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Love Triangle

Tips to keep Trikonasana from being a pain in the neck.

By Julie Gudmestad


Although Trikonasana (Triangle Pose) is considered a beginning standing pose, it offers a lifetime's worth of lessons. And positioning the head and neck is certainly high on many students' list of challenges.

When you're in Triangle, you may find that your neck feels overly tense or compressed. Or you may find that it's nearly impossible to turn your head to look up at your top hand. Usually these problems can be resolved by fine-tuning the position of your head, neck, and shoulders to bring them into optimal alignment. (If you have preexisting neck injuries or arthritis, though, you may need to make further modifications with the guidance of an experienced teacher, or consult a health care practitioner.)

But first, let's dispel the notion that your neck should feel relaxed in Trikonasana. Your head, after all, weighs around 12 pounds. With your spine parallel to the floor, the muscles on the top side of your neck have to contract to hold that weight in place against gravity. Ultimately, Trikonasana will strengthen these muscles, including the upper trapezius and levator scapula (which extend from the base of the skull and back of the neck down to the upper scapula) and sternocleidomastoid (from the top of the breastbone and inner collarbones to just behind the ears). But since a working, contracting muscle feels tight and tense, strengthening it may be uncomfortable. This is especially true if you came to Trikonasana with weak side-neck muscles—which is likely, since few of us spend time holding our heads sideways outside of yoga practice.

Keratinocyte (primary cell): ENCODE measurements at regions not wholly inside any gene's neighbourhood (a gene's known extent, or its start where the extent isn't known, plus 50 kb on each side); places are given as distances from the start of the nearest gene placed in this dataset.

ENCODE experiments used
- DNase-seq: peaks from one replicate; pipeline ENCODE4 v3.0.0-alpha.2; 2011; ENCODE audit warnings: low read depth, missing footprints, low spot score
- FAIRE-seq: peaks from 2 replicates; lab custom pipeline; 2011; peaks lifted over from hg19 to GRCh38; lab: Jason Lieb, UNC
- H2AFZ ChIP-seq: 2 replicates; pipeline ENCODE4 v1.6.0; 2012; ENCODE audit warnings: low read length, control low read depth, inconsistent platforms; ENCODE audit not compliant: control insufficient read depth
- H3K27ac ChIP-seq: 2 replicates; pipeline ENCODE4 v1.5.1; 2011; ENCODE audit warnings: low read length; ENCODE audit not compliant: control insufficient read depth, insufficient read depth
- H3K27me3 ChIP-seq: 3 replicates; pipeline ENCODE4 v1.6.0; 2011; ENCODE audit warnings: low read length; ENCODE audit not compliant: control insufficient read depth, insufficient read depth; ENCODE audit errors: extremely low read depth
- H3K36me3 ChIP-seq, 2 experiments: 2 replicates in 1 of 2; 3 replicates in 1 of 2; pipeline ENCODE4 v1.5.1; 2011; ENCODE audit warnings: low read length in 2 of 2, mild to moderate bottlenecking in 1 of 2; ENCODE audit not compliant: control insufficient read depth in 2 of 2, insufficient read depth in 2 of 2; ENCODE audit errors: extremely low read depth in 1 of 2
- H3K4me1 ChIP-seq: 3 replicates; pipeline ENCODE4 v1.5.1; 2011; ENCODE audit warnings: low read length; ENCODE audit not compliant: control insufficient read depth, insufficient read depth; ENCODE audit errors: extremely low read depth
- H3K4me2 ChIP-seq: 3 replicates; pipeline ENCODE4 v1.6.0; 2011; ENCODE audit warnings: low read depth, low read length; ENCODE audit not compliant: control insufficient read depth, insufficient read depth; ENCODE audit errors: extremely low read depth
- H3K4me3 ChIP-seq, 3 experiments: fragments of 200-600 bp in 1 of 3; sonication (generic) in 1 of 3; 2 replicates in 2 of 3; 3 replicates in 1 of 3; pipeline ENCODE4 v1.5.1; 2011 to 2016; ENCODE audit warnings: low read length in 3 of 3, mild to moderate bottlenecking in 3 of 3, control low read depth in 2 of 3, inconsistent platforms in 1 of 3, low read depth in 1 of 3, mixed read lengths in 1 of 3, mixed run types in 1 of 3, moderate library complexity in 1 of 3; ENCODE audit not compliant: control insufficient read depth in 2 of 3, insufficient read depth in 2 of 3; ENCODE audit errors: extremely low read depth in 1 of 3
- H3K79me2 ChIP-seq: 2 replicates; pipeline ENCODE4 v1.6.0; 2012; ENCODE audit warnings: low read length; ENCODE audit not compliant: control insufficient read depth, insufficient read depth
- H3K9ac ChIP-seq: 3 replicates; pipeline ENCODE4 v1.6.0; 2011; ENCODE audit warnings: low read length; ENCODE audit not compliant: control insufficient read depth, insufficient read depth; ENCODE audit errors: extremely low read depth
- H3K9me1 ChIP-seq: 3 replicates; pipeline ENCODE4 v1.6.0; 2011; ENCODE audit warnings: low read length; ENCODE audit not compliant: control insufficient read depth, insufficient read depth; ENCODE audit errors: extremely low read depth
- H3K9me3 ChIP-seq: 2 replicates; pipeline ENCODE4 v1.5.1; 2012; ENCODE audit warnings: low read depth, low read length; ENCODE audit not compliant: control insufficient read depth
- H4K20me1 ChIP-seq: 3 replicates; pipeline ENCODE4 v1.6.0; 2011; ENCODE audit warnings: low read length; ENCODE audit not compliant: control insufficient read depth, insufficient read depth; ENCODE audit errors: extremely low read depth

You can give these muscles a head start in the strengthening process with a simple isometric exercise. Place your palm on the side of your head, just above your ear, fingers pointing up. Press your hand against your head and your head into your hand with equal force, so the side muscles contract but your head doesn't move. Hold for 20 to 30 seconds. Do this a few times each day to prepare these muscles for Triangle.

As you develop better alignment in the pose and gradually increase your endurance, your muscles will get stronger and be able to do their job without complaining. While strength in the side-neck muscles doesn't have a lot of benefit for daily activities, it does help with sideways poses such as Ardha Chandrasana (Half Moon Pose) and Parsvakonasana (Side Angle Pose). What's more, strengthening these muscles will help stabilize your neck in Sirsasana (Headstand).

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Reader Comments


I think it's easy to turn your head, but the challange is:if you spread you legs to wide after you do the is more likely you will fall.

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